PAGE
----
Alt Ethos: Experiential Design Studio offered a solution: The company designed and installed a musical hopscotch system.
“Now as people walk through the tunnel, they see visual designs that are on the ground,” Alt Ethos CEO Ethan Bach says. “As you move over the designs, you create electro-swing music. We like to do things that are unexpected and get people to collaborate, work together and create art together.”
Among other projects, the Denver company has also constructed an environmental lighting installation at Vail’s Winterfest, an installation at Denver’s street-art festival Crush Walls, and a singing tree that melds lights and music at an Anythink Library location.
“Everyone gets to be a creator,” Bach says. “The thing I really like about what we do is that people meet other people while they are doing it, so it builds community.”
Of course, with everyone confined to their homes because of the COVID-19 pandemic, much of Alt Ethos's outdoor work is on hold for the time being — so the group came up with an indoor project.
“We watched everything unfold as businesses were closed and friends and colleagues lost their jobs,” Bach says in an announcement of [email protected], a new app that's aiding scientists in their coronavirus research. “Our clients were some of the hardest hit. Never had I witnessed such an unfolding of our society. We were in shock as the world went on pause. We wanted to help.”
Alt Ethos uses powerful computers in its work, and it's offering those computers for [email protected], which is operated out of Washington University, a private research school in St. Louis. The application allows people to run protein simulations on their personal computers, measuring how proteins "fold" and gain their three-dimensional structure. Proteins perform many functions in nature, everything from muscle contractions to building blocks of hair. Viruses also have protein chains that help them suppress a host's immune system and replicate. Understanding how proteins are structured can help scientists learn how they function.
Thousands of computers being used in tandem around the world speeds up the process — forming a supercomputer — and can help scientists find a cure or treatment for the disease that currently has the world in its grip.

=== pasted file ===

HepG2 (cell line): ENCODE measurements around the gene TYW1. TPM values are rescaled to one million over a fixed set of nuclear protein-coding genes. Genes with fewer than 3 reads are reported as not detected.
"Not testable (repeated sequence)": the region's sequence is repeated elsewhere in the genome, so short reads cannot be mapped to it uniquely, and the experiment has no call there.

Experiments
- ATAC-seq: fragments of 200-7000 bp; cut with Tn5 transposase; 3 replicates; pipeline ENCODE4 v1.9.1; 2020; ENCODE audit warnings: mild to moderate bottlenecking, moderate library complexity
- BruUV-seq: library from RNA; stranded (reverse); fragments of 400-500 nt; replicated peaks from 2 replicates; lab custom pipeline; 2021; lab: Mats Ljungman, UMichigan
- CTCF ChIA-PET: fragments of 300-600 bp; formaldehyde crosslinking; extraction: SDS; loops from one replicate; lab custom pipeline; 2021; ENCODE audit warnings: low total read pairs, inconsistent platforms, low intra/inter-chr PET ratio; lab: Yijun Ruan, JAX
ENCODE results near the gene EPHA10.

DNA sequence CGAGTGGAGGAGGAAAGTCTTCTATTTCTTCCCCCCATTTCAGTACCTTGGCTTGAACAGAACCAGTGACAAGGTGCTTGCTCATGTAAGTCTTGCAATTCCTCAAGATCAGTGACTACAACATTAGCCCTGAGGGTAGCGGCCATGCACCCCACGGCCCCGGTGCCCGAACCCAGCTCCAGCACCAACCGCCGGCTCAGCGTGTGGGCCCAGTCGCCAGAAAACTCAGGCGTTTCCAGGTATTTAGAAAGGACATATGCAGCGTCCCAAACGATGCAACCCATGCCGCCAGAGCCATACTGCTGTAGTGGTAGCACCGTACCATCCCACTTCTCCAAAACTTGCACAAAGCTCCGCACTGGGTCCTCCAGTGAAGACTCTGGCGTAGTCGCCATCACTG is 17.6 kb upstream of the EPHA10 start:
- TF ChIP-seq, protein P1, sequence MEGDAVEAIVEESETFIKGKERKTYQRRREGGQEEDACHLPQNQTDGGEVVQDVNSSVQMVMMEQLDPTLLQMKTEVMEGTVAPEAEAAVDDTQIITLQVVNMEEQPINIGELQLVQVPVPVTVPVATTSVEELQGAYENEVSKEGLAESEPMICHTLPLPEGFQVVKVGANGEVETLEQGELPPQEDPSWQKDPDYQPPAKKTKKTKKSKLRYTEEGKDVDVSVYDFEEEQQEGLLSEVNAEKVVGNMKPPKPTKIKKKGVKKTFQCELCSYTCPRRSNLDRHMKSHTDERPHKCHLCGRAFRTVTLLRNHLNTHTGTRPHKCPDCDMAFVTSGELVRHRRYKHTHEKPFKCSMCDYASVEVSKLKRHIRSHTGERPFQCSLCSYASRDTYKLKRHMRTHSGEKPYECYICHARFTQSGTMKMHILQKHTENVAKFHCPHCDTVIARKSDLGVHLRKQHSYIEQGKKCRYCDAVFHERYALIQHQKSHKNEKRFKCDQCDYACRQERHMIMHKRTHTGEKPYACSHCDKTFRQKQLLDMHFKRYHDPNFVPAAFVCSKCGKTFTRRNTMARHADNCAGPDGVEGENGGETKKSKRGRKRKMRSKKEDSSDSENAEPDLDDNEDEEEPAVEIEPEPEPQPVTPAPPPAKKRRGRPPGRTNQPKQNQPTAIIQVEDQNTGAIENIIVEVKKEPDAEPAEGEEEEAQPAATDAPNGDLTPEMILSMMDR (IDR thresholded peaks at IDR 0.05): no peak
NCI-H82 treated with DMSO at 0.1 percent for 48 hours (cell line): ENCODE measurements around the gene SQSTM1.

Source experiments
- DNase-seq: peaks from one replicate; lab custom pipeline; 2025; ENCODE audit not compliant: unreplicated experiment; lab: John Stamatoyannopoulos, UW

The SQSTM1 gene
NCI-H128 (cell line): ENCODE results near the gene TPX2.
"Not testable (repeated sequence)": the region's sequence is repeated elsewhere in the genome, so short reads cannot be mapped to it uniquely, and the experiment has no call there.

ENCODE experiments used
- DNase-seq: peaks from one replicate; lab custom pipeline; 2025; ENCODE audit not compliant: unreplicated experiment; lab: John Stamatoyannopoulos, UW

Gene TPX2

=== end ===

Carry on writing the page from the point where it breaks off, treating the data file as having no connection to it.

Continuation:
“We’ve been looking for some way that we could participate in fighting the coronavirus,” Bach says. “So we were on board to set up our network.”
The program is also used to research a variety of diseases, including breast cancer, Alzheimer's, Parkinson’s and Huntington’s, according to [email protected]
“Right now the big project is obviously COVID-19,” says Alt Ethos producer Erin O’Brien. “It’s doing analysis on the proteins. … When you see a picture of the virus, there are three proteins, part of little spikes all over the virus. By figuring out how they fit together and how they open up to attach to our cells, they can develop new treatments.”
Because of coronavirus's impact on the economy, Alt Ethos is also making some changes to its regular work. It's currently coming up with ways to allow those drab and boxy Zoom meetings to incorporate virtual-reality elements. That's an innovation it believes will carry on beyond the coronavirus disaster, because virtual meetings are here to stay; one day, a convention that was normally held in Las Vegas could be totally online but just as engaging for participants, the company says.
"It's always nice to show people what we do when we're not all hunkered down," Bach says. "But it's been interesting, because it's challenged us, because we were designers, so we're always solving problems."
While the company will eventually resume its normal operations, O’Brien says that it's also likely to continue to help with folding projects when computers aren’t being used for routine business.
“We’ll keep fighting the good fight,” she says.